Continuing Latvian saga of the fight against money laundering

The Latvian government introduces further measures in its fight against money laundering by amending several acts

The new government’s so-called “general overhaul” has led to further substantial and institutional changes in Latvian legislation.

In order to comply with recommendations by Moneyval, the permanent monitoring body of the Council of Europe competent in the field of combating money laundering, the Latvian parliament has adopted a number of changes to various laws. The amendments also aim at transposing the EU’s 5th Anti-Money Laundering Directive earlier than legally required – in order to demonstrate Latvia’s determination to enforce its fight against Money Laundering.

As of 29 June 2019 the personal scope of the freshly renamed Law on the Prevention of Money Laundering and Terrorism and Proliferation Financing has been considerably widened. The law now also applies to insolvency practitioners, outsourced accountants, sworn auditors, commercial firms of sworn auditors and tax advisors, as well as any other person who undertakes to assist on tax matters. Moreover, persons engaged in the circulation of art and antiques will also be subject to legal obligations.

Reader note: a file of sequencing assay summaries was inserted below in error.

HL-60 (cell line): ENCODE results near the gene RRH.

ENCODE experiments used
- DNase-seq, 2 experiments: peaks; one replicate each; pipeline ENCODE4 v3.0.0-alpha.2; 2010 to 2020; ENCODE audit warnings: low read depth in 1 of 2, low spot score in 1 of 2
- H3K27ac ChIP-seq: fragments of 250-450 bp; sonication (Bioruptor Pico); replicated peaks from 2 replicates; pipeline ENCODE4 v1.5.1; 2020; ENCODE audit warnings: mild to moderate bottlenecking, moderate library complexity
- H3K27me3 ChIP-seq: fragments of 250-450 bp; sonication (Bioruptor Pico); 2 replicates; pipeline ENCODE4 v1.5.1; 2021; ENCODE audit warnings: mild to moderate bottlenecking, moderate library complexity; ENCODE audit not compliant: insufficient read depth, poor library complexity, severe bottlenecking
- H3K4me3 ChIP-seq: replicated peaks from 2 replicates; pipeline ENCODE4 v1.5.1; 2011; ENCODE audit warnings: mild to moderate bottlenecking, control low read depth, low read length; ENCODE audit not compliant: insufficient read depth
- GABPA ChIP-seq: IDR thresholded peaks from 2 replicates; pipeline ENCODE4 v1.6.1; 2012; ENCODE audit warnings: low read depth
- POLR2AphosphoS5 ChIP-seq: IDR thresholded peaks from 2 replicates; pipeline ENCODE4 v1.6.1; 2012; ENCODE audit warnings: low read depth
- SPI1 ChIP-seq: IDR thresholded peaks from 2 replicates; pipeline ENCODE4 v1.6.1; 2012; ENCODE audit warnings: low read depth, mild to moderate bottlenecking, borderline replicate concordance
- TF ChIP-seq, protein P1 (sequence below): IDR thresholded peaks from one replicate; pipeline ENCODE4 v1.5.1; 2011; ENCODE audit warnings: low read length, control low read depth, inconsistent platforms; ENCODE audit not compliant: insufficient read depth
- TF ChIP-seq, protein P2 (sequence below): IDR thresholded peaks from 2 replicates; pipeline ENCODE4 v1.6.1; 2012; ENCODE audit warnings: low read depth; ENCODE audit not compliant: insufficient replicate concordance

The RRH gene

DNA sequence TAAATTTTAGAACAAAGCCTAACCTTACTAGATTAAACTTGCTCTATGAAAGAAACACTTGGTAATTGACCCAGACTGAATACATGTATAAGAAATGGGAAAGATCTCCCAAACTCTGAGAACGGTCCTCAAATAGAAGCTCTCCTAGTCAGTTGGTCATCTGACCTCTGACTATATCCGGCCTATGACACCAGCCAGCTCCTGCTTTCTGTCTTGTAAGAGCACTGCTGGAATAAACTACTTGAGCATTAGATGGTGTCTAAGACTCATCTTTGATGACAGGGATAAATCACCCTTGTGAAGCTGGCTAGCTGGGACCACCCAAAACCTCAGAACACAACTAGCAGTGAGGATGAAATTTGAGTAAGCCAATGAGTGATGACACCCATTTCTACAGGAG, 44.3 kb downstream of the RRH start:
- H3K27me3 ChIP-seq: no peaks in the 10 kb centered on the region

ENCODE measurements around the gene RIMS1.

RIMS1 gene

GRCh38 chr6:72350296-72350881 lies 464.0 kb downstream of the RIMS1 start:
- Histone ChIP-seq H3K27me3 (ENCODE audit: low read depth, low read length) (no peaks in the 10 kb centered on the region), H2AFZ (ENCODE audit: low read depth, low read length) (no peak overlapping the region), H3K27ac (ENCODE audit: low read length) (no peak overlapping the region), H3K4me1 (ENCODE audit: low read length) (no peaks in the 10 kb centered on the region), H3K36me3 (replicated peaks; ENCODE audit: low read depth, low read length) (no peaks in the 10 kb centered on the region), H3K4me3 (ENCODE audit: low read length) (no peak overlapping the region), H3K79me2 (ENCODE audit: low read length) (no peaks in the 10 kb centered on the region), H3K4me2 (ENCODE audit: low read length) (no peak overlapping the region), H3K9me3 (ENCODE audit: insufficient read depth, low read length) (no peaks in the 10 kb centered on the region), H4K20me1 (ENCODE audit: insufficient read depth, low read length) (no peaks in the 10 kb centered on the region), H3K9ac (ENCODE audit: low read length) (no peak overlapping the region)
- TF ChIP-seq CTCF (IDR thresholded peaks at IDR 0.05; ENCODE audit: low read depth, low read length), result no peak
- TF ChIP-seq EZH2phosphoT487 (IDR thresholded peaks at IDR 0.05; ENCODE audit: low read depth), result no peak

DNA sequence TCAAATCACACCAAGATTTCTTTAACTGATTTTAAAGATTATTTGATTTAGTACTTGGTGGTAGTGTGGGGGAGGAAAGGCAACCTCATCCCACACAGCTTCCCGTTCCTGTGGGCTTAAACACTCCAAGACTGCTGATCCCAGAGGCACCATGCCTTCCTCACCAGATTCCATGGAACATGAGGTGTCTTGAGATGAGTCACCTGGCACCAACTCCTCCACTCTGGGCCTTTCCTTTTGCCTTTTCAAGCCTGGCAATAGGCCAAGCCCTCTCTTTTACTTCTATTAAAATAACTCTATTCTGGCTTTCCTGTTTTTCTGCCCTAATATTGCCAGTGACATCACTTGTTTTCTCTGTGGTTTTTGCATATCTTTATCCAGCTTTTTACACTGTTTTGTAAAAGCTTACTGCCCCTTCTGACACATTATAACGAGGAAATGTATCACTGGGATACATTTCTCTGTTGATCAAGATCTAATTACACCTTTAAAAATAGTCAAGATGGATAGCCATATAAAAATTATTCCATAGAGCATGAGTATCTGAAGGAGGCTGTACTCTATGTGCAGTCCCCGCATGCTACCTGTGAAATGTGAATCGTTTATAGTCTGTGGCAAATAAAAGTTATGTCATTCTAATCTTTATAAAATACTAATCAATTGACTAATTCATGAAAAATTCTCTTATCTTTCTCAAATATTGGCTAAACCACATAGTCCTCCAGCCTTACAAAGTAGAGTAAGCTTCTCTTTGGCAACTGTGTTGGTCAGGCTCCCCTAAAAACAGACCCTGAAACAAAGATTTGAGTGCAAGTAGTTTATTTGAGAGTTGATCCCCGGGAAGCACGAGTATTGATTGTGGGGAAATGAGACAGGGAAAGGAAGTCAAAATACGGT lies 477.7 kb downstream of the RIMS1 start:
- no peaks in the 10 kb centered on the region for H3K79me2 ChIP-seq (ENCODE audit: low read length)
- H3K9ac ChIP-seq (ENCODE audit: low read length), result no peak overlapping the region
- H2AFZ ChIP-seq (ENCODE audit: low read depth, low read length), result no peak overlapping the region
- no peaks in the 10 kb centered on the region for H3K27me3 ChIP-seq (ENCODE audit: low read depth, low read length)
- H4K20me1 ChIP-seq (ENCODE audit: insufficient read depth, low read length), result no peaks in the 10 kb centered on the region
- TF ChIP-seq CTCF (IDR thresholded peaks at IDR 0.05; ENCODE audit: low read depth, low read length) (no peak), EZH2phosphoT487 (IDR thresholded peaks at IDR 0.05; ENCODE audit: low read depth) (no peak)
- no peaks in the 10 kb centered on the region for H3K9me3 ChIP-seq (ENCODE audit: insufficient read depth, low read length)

Not only has the personal scope been expanded – the time frame of measures by the competent authorities: during insolvency or liquidation proceedings the law must from now on be obeyed, too.

Relevant changes have also been made to the Law on International and National Sanctions, in force from 4 July 2019. The idea is to be compliant with international sanctions more quickly. In this regard, the changes e.g. provide for the application of financial and civil sanctions imposed by the United Nations without undue delay. This means that Latvia need not wait for the EU to transpose UN sanctions to EU sanctions.

Finally, changes to the law on the national “watchdog” in financial matters, the Financial and Capital Market Commission, involve a smaller board. The number of board members is reduced from 5 to 3 and the head of the board will have to pass an open competition. Additionally, the new board will be elected by the parliament. The idea behind this measure is to increase the accountability of the board’s actions.



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